Research — 01 December 2014

YOUNG people are struggling to cope with stress, many concerned their dreams are out of reach, ­according to the country’s biggest annual youth survey.

The Mission Australia 2014 Youth Survey, of almost 14,000 people aged between 15 and 19, ­reveals a troubling gap between what young people aspire to and what they actually believe they can achieve.

The vast majority surveyed ranked career success and financial independence as their top two aspirations, yet only about 60 per cent felt those goals were actually attainable.

At the same time, the issue of greatest personal concern was coping with stress, more than one in three expressing high levels of concern, highlighting the pressure young Australians face in their final years of school.

The environment, consistently dropped down the list since it peaked at No 1 in 2011, is now ranked at No 10.bigstock_group_jumping_16235579

Mission Australia chief executive Catherine Yeomans said the results should act as a “wake-up call” to government and the community that urgent investment is required to ensure young Australians are better supported through the transition into adulthood so they have the opportunity to lead healthy and productive lives, and to underpin Australia’s future prosperity.

“Australia’s young people have been raised to dream big, but this year’s results highlight their serious concerns about whether those dreams are achievable,” Ms Yeomans said.

The economy and financial ­issues continue to weigh heavily. The survey also found young ­people place more importance on career and financial aspirations than community connections and having a family.

About 80 per cent ranked education and hard work as the top two factors they believe will influence their career opportunities in the future. Almost 50 per cent ­believe where they live will affect their career opportunities.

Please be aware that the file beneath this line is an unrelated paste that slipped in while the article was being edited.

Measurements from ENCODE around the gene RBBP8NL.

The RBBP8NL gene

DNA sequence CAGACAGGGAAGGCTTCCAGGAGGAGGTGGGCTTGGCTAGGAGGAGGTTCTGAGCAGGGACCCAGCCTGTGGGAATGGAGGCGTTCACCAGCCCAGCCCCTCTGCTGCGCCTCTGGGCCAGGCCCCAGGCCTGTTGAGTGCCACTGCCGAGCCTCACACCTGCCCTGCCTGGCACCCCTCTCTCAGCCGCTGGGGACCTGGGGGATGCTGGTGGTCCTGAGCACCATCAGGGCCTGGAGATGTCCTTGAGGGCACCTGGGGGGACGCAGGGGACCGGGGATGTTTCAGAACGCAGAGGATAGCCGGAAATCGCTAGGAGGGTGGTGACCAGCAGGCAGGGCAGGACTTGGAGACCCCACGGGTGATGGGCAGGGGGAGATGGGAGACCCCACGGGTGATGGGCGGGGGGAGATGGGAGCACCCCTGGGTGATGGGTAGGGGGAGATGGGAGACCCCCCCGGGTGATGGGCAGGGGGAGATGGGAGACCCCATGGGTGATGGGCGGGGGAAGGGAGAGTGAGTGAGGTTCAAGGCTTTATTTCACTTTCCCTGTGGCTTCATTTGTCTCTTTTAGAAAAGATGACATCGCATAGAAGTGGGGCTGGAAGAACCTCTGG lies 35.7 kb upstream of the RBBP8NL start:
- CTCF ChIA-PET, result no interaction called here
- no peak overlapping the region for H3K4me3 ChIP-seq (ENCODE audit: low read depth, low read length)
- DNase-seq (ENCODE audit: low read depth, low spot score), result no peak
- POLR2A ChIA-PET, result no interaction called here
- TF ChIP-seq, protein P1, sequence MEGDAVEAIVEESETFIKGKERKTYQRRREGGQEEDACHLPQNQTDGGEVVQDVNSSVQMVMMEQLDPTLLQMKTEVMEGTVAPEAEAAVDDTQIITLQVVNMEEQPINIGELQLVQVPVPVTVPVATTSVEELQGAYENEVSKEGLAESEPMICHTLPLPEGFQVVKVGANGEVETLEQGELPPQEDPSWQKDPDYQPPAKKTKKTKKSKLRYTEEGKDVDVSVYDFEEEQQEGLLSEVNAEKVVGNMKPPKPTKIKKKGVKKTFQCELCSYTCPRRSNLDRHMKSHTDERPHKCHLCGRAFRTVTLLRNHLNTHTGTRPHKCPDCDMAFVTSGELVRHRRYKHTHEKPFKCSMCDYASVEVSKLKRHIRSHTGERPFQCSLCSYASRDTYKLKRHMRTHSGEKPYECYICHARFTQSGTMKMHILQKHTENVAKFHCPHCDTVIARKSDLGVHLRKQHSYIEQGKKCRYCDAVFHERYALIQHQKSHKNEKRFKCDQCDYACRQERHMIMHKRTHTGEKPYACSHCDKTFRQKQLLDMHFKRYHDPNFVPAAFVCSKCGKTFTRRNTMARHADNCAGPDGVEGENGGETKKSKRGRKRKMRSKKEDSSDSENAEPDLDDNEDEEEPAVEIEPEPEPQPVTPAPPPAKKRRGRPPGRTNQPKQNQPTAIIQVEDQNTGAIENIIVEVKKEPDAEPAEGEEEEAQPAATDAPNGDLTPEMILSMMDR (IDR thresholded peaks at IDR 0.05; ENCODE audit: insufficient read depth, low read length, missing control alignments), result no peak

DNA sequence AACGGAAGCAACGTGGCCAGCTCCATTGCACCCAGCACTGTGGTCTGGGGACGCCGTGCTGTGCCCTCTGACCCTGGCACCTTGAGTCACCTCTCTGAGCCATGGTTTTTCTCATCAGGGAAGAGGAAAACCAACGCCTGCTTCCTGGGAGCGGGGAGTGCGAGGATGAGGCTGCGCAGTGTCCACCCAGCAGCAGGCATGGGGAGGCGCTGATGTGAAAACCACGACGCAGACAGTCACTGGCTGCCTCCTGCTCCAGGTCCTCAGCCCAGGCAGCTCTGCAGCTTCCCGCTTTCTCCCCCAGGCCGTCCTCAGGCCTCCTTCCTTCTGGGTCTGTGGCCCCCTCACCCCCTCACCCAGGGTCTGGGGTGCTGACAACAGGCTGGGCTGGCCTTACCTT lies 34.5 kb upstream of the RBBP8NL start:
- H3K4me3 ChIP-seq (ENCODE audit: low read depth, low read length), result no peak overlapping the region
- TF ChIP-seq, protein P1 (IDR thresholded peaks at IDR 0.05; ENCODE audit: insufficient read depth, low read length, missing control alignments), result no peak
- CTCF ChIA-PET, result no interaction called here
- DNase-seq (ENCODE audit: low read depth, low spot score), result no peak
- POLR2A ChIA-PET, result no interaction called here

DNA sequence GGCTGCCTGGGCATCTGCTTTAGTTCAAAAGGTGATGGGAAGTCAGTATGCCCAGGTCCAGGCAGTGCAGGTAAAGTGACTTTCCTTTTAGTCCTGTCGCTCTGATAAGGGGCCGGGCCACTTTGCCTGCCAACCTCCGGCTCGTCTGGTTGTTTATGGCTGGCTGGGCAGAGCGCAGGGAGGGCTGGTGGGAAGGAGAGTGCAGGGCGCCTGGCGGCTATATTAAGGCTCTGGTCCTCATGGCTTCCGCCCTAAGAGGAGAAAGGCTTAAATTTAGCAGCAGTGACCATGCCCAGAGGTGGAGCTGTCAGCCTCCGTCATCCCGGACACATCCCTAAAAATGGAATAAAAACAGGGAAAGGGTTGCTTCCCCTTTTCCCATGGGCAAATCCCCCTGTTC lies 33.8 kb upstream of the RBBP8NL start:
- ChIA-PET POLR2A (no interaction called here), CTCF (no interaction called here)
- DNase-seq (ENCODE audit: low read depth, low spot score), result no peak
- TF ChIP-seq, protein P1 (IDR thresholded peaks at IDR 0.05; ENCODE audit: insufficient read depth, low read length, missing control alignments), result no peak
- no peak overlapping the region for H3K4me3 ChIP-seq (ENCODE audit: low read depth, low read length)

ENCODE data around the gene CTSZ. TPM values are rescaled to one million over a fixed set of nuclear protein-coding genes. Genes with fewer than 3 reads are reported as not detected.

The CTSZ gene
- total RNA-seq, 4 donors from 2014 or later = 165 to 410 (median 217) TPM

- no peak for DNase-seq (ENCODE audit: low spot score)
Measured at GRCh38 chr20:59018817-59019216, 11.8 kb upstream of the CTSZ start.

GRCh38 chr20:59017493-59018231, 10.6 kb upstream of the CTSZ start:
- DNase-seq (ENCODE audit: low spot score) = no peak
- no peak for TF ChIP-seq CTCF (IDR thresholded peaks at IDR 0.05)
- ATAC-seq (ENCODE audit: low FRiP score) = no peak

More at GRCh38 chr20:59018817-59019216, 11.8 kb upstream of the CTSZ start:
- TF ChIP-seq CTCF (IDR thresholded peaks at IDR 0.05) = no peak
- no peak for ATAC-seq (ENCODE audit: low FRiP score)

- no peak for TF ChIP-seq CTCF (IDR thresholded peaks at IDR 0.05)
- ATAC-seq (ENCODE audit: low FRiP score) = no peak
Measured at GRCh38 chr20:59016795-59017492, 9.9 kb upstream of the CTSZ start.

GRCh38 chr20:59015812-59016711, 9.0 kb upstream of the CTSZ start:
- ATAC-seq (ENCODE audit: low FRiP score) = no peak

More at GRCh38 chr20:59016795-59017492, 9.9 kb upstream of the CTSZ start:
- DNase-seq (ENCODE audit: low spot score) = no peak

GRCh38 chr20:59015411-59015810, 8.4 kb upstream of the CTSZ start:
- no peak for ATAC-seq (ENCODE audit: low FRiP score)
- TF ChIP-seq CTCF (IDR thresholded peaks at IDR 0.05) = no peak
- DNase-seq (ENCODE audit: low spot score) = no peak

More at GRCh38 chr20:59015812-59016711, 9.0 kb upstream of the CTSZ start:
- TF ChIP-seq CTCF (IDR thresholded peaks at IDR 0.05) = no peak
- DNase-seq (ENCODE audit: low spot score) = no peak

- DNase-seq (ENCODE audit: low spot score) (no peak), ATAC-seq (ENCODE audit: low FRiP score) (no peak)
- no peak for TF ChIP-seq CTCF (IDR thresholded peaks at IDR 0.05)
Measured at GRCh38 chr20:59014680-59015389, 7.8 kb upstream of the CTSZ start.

More than one in three are currently looking for work (including part-time/casual).

More than 70 per cent ranked owning a home as a key aspiration, and most felt this was achievable despite falling rates of home ownership in Australia.

The survey found only 54 per cent of males planned to go to university, compared with more than 70 per cent of females.

One in five indicated strong concerns about family conflict and depression while concern about mental health, ­alcohol and drugs has continued to rise for the past two years.

In addition to asking about their personal and national concerns, the 13th national Youth Survey asked what young people valued, who they turned to for help, what activities they engaged in and how they felt about the ­future. It included a particular focus on aspirations.

Ms Yeomans said: “There ­appears to be a ­pressure-cooker ­environment where young people are not only stressed about coping with school and study pressures and increasingly dealing with work pressures at a younger age; they are also facing the prospect of not meeting aspirations for their career, housing and financial security that previous generations may have been able to achieve.

This article first appeared on ‘The Australian’ on 1 December 2014.

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